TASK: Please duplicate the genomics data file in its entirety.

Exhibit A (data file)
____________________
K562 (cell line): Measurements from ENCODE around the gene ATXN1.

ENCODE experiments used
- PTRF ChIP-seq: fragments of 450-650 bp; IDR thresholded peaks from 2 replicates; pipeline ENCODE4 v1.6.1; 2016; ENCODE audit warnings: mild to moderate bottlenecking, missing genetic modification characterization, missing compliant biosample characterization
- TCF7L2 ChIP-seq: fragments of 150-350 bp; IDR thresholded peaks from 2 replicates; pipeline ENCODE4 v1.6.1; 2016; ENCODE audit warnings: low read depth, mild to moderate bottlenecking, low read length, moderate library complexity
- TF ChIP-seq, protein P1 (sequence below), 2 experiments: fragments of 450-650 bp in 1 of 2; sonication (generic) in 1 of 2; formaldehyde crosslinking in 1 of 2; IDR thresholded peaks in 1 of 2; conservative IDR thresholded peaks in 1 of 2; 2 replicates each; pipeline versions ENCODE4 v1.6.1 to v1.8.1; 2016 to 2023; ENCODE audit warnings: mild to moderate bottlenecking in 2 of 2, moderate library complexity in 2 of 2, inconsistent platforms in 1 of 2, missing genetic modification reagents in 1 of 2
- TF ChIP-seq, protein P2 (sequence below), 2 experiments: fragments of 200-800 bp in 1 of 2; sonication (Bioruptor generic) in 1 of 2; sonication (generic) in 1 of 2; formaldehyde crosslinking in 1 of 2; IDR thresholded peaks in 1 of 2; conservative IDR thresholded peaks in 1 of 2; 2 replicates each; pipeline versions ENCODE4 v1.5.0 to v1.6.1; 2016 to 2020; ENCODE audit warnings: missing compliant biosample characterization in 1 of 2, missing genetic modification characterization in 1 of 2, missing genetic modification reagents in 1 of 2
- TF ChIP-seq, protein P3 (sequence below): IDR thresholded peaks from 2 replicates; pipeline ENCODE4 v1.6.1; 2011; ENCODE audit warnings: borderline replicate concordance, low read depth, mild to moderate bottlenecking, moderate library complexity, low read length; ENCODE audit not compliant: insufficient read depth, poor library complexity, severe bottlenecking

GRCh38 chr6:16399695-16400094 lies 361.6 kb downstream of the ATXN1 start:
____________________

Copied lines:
K562 (cell line): Measurements from ENCODE around the gene ATXN1.

ENCODE experiments used
- PTRF ChIP-seq: fragments of 450-650 bp; IDR thresholded peaks from 2 replicates; pipeline ENCODE4 v1.6.1; 2016; ENCODE audit warnings: mild to moderate bottlenecking, missing genetic modification characterization, missing compliant biosample characterization
- TCF7L2 ChIP-seq: fragments of 150-350 bp; IDR thresholded peaks from 2 replicates; pipeline ENCODE4 v1.6.1; 2016; ENCODE audit warnings: low read depth, mild to moderate bottlenecking, low read length, moderate library complexity
- TF ChIP-seq, protein P1 (sequence below), 2 experiments: fragments of 450-650 bp in 1 of 2; sonication (generic) in 1 of 2; formaldehyde crosslinking in 1 of 2; IDR thresholded peaks in 1 of 2; conservative IDR thresholded peaks in 1 of 2; 2 replicates each; pipeline versions ENCODE4 v1.6.1 to v1.8.1; 2016 to 2023; ENCODE audit warnings: mild to moderate bottlenecking in 2 of 2, moderate library complexity in 2 of 2, inconsistent platforms in 1 of 2, missing genetic modification reagents in 1 of 2
- TF ChIP-seq, protein P2 (sequence below), 2 experiments: fragments of 200-800 bp in 1 of 2; sonication (Bioruptor generic) in 1 of 2; sonication (generic) in 1 of 2; formaldehyde crosslinking in 1 of 2; IDR thresholded peaks in 1 of 2; conservative IDR thresholded peaks in 1 of 2; 2 replicates each; pipeline versions ENCODE4 v1.5.0 to v1.6.1; 2016 to 2020; ENCODE audit warnings: missing compliant biosample characterization in 1 of 2, missing genetic modification characterization in 1 of 2, missing genetic modification reagents in 1 of 2
- TF ChIP-seq, protein P3 (sequence below): IDR thresholded peaks from 2 replicates; pipeline ENCODE4 v1.6.1; 2011; ENCODE audit warnings: borderline replicate concordance, low read depth, mild to moderate bottlenecking, moderate library complexity, low read length; ENCODE audit not compliant: insufficient read depth, poor library complexity, severe bottlenecking

GRCh38 chr6:16399695-16400094 lies 361.6 kb downstream of the ATXN1 start: